DIAGNOSED AT 36
My journey began over two years ago when, upon waking, I began having difficulty moving and the initial "getting going" was very troublesome. I saw my primary care physician (PCP) and he informed me that it looked like I had Osteoarthritis; not an uncommon diagnosis for a middle-aged mother of three. I began taking an Ibuprofen regimen.
As time passed, I saw my PCP several more times because the medication was not working. He referred me to a Rheumatologist, in the belief that I still had arthritis because all other tests were normal. A week before I was to see the Rheumatologist, a new symptom emerged that couldn't be ignored. A tremor started on my left hand mainly affecting my thumb and index finger. I contacted my PCP and he assured me that everything was ok, but ordered a CT scan and MRI because of a family history of MS. All was normal and I saw the Rheumatologist who reviewed my medical history and many test results. The doctor did not really know what to say. Here was a young woman with a tremor that moves like a snail sitting in front of him with perfect x-rays, blood tests, and imaging results. He sent me home with a "trial" diagnosis of Fibromyalgia and a large bag full of pills that made me sick, including a harsh one for depression because I started crying in his office. This also rendered me with an emergency appointment to a Psychiatrist. I even began to think I was completely crazy. I tried this for five months.
On September 24th, I walked in to my PCP's office and told him, "I have had enough." One look at me and he was on the phone with the Chief of Neurology, who brought his entire team down to see me. After viewing my vast medical history with my PCP and conducting an extensive neurological examination, the doctors agreed that I should be hospitalized for some trial medications that might work for me. I still did not have a diagnosis, but inside I felt this was the path I was looking for.
They only needed to try me on one medication. With the first dose of Carbidopa-Levodopa, I felt an improvement that I thought was completely impossible. I felt better and more in control than I had in over a year. Second dose, I was walking and turning better. Third dose, my tremor ceased completely for five hours. I was elated with these results. On September 25th my life changed when the Neurological team came for their rounds and saw my improvement. I was suddenly numbed inside by the silence in the room and all 15 of them staring at me. The Chief of Neurology quietly sat by me and, with a concerned expression, told me that because I had such a dramatic response to the medication, it was confirmed that I have Parkinson's disease. I had only very briefly heard of this disease before. He told me that when he viewed me walking, my arm did not swing as it should, my gait on the left side was very different than my right, and I had more difficulty with my left hand and foot than my right. I showed positive signs of rigidity, decreased facial expression and bradykinesia; this could only be because of the lack of dopamine that is produced by my brain.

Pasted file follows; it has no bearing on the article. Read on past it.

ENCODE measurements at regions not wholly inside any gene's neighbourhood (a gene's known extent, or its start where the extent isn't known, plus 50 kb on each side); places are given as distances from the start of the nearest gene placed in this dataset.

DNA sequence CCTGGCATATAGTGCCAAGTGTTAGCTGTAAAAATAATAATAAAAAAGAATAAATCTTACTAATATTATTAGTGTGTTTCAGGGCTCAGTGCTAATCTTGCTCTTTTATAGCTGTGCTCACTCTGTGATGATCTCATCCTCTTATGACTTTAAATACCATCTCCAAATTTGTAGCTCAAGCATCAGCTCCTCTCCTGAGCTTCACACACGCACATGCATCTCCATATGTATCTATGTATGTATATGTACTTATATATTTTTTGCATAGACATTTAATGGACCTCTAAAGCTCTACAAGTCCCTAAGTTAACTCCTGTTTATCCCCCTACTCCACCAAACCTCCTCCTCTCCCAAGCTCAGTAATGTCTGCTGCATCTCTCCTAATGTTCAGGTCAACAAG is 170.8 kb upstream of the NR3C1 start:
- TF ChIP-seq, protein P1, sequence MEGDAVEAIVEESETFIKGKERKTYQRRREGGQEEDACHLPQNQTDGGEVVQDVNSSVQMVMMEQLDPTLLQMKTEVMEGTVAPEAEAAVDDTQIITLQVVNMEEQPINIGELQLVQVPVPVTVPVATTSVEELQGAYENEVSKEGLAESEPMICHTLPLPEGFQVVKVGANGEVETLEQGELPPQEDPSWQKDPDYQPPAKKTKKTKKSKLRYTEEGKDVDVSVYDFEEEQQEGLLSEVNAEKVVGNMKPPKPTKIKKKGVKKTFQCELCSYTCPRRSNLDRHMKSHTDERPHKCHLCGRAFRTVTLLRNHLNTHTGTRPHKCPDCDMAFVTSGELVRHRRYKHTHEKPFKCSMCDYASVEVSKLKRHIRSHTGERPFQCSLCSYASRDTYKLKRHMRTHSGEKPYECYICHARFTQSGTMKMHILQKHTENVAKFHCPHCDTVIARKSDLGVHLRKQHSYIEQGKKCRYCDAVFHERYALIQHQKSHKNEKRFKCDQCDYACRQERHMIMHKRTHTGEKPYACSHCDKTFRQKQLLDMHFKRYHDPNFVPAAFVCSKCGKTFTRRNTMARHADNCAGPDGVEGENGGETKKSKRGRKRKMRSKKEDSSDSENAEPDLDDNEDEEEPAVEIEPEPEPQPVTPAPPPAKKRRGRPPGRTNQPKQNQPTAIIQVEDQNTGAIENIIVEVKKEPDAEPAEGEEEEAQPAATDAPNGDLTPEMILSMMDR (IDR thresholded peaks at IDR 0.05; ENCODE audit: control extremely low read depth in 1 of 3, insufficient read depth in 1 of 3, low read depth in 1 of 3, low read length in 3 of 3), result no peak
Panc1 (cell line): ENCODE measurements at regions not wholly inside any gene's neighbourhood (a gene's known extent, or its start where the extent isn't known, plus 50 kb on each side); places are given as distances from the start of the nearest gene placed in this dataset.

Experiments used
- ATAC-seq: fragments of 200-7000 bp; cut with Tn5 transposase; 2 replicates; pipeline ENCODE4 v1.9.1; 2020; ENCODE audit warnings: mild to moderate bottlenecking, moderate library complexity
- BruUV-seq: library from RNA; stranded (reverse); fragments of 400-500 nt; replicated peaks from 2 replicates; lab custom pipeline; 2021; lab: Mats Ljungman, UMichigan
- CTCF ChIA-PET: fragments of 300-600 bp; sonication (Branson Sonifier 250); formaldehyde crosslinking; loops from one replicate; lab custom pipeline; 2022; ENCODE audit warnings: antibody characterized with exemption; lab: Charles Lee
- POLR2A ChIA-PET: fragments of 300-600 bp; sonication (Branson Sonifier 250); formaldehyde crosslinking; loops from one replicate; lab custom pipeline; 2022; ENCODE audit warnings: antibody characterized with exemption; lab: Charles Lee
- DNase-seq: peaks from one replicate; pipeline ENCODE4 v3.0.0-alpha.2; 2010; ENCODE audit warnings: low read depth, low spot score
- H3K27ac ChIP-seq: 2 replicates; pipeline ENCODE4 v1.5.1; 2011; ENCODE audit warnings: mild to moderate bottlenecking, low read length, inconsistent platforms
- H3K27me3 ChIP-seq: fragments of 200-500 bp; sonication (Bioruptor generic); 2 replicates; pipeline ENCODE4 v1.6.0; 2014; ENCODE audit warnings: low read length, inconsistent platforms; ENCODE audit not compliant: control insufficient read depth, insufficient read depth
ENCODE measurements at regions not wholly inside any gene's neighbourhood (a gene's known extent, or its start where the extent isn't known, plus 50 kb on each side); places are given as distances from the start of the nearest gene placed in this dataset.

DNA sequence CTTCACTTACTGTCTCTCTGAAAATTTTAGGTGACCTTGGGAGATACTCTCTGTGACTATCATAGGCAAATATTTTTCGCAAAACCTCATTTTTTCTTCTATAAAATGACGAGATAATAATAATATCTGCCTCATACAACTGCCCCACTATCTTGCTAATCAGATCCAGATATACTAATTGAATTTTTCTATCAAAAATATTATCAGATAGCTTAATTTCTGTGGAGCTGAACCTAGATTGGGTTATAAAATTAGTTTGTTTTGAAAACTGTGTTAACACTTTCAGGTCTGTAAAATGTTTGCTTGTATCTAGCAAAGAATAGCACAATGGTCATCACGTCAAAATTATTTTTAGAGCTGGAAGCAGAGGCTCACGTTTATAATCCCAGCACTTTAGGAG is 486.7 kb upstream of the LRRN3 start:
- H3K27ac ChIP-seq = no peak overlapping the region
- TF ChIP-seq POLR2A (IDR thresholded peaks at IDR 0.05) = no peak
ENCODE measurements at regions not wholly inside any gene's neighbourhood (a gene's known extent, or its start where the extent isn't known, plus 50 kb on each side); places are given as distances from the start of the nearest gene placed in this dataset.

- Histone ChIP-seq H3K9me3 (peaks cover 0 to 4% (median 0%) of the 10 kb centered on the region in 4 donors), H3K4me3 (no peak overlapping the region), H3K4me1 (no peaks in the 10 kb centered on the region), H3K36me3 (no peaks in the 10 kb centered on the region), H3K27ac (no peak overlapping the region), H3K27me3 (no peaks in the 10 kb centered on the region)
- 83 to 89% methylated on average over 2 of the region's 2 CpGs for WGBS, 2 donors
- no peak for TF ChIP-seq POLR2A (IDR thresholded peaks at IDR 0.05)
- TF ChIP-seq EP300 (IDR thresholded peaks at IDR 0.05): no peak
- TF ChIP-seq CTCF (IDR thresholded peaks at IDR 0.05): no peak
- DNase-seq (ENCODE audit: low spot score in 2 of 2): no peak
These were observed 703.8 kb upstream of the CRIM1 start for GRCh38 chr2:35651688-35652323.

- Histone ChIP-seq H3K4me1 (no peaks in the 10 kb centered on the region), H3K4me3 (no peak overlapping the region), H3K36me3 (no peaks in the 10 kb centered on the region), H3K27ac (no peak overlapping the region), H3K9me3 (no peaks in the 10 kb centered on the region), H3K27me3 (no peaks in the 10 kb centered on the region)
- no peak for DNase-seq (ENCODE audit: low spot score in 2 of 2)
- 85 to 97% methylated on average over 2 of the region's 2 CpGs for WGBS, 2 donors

The magnificent medication that was given to me in the hospital did not make its way home with me. The doctor informed me that there is a window of time that Sinemet works well and then there can be complications such as ON/OFF periods, where it doesn't work properly or at all, and let's not forget dyskinesia. He said it would be easier for a physician to give this medication, which will only work its magic for 5-10 years, to someone that only has an approximate lifespan of 5-20 years. He did not think it was a good option for me, a young mother of three. I came home from the hospital and spent the last couple of months believing that, until scientists find a better alternative, I could expect a lifetime of medication cocktails to try to control the symptoms, and living at 70-80% efficiency.
Through the wonderful education and suggestions from APDA, and better communication with my doctor, I found out that despite Sinemet's side effects, avoiding it completely isn't always the best route for everyone. These terrible side-effects don't happen to everyone, and if they do, alterations can be made to the prescriptions, and there's also DBS surgery. I spoke with my Neurologist about my quality of life. How debilitating it is to have to force myself to walk, not to mention embarrassing. Today is December 1, 2010 and my prescription of Carbidopa/Levodopa SR should be arriving by mail any day. My doctor and I both find this encouraging.
APDA helps thousands of people each year who live with the burden of Parkinson's Disease––and we depend on the generosity of donors like you.
If you'd like to lend a helping hand, join our cause and donate today.